The number of birds, hedgehogs, butterflies and bees increased in the restored areas. In addition, authorities said the meadows were more drought-resistant than the short lawns they replaced, which in turn saved water and costs for city management.

However, while the proposed benefits are clear, ZSL scientists have warned urban planners that wildlife restoration projects are not without risk and should be undertaken with “caution and care”. The report highlights how poorly managed projects risk the accidental spread of invasive species, disease transmission and increased human-wildlife conflict. The scientists also warned that wildlife restoration could encourage the abandonment of existing conservation sites and exacerbate social inequalities that already mean wealthier areas have far better access to green space.

“Ultimately, well-intentioned but misguided efforts may actually lead to further loss of biodiversity and increased threats to public health through invasive species, disease transmission from wildlife, and further worsening of social inequality,” warned Petrarelli.

However, the report highlights that well-executed projects can lead to ambitious levels of wildlife restoration in urban areas in ways that improve climate resilience and save city governments money. It even increases the prospect of reintroducing some species into urban spaces. For example, the Eurasian beaver, which was once widespread in Britain but became extinct in the 16th century due to excessive hunting for its fur, has been reintroduced into some waterways near London and may one day make its way to the capital.

According to the wildlife charity RSPB, which has supported the reintroduction of beavers to the UK, they have a positive impact on the environment through their unique behaviour. When beavers gnaw the stems, they effectively “sprout” trees, including willow, hazel, rowan, and aspen. The restoration provides homes for a variety of insects and birds, according to the RSPB.

In addition, beavers can offer a natural solution to improving the health and functioning of river catchments. According to the RSPB, marshes created by beavers can act as sponges, resulting in more permanent flows that reduce the risk of flooding and also retain water during droughts. Beaver dams can also trap organic sediment, which the RSPB says can reduce the impact of agricultural runoff from harmful chemicals such as pesticides, helping to improve overall water quality.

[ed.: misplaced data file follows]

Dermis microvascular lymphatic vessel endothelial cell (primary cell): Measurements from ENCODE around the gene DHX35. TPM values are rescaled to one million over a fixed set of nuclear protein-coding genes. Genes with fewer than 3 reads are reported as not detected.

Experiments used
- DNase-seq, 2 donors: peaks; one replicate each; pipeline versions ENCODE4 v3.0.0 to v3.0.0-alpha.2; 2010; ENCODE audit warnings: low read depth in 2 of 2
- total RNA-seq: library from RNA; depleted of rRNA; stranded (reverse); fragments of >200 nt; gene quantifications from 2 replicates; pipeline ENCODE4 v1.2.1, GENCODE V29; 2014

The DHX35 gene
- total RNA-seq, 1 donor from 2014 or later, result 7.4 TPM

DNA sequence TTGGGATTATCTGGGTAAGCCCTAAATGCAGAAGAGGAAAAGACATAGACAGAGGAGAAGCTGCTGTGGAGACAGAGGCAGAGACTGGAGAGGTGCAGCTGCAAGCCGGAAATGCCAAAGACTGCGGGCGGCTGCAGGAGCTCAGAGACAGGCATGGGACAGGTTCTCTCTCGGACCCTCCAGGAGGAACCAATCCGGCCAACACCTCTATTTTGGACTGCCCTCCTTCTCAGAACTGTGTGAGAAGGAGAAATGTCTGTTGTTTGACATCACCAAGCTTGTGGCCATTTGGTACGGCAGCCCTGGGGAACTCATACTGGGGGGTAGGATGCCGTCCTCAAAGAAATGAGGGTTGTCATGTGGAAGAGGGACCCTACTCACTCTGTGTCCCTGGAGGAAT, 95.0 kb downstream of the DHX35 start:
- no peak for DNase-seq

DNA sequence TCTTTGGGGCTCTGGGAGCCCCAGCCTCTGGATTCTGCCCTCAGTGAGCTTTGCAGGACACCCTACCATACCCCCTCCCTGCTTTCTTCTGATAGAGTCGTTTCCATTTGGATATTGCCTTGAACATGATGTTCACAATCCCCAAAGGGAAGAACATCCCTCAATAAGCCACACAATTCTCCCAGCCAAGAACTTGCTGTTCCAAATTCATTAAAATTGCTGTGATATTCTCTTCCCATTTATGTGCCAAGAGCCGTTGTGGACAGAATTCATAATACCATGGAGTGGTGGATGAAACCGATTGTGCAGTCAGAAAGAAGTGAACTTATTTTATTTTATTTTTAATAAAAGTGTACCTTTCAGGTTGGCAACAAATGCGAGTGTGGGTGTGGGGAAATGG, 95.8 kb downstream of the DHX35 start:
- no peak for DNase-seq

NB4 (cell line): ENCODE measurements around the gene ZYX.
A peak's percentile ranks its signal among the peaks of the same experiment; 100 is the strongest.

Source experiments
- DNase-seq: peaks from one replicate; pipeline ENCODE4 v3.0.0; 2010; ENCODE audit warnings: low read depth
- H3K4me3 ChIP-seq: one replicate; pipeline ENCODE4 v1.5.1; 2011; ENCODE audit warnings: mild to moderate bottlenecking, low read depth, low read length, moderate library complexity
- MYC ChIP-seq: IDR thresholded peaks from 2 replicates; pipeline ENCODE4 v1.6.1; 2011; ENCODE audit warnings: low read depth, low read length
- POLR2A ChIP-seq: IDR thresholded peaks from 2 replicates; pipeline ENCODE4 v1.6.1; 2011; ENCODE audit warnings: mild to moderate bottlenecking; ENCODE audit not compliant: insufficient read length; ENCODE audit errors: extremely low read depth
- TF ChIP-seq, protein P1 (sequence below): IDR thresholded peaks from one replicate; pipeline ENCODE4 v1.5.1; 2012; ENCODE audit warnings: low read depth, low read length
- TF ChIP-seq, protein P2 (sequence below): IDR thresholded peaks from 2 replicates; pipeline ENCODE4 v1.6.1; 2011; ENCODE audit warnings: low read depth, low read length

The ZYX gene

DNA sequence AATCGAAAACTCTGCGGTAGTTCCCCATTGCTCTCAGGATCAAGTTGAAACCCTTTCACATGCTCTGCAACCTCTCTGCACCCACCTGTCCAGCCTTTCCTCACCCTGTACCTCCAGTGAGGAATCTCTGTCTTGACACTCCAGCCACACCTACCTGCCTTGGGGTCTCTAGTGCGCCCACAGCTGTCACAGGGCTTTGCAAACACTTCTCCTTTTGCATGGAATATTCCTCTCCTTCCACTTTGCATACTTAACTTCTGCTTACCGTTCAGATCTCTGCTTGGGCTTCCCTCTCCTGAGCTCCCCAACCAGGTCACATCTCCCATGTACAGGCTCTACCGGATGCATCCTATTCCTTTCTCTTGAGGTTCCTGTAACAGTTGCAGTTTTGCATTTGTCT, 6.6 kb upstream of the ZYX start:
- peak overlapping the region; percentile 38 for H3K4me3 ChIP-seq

The benefits of beavers and their behavior have led to their recovery in the wild becoming a legal requirement under the EU Habitats Directive. They are also protected by the Berne Convention.

ZSL said its reintroduction specialists are keeping a close eye on beavers near London. It emphasizes that disease risk assessment is essential to ensure that new homes are safe for any species that move in, and that the new species themselves will not threaten existing habitats and wildlife. ZSL said it was working to further assess the risk of reintroduction of the species into the areas with its Disease Risk Analysis and Health Surveillance (DRAHS) team.

Restoring wildlife in cities also benefits people. With two out of three people expected to live in cities or other urban settings by 2050, restoring wildlife not only provides new ways for urbanites to interact with nature, but being in nature can improve well-being and mental health.

The survey also shows that the general public largely supports this approach. A YouGov survey of 1,674 people held in October 2021 The charity Rewilding Britain found that 81 per cent of people support wider rewilding in Britain.

However, concerns have been raised again this week that the new UK government could end its support for a new wave of wildlife and nature restoration schemes. Earlier this weekNatural England chief Tony Juniper and Mark Tufnell, president of the Country’s Land and Business Association (CLA), met with new environment minister Ranil Jayawardene to urge him to press ahead with wide-ranging plans to support wildlife recovery schemes and reform agricultural subsidies to encourage the expansion of natural habitats amid lingering fears that sweeping reforms under the Johnson administration will not be a priority for the new government.

Peterelli emphasized the importance of the participation of politicians in the restoration of urban spaces. “We need the participation and support of politicians, funders, conservation scientists and, of course, local communities,” she said.

However, regardless of government support, she added that wildlife restoration is something everyone can join to promote biodiversity. “The everyday person can do so much to support positive change,” she said. “For example, by leaving part of our garden wild and avoiding artificial turf and pesticides, we can all do our part to ensure a future where wildlife and people thrive.”

https://www.businessgreen.com/news-analysis/4056681/rewilding-cities-bolster-urban-climate-resilience Can rebuilding our cities strengthen cities’ climate resilience?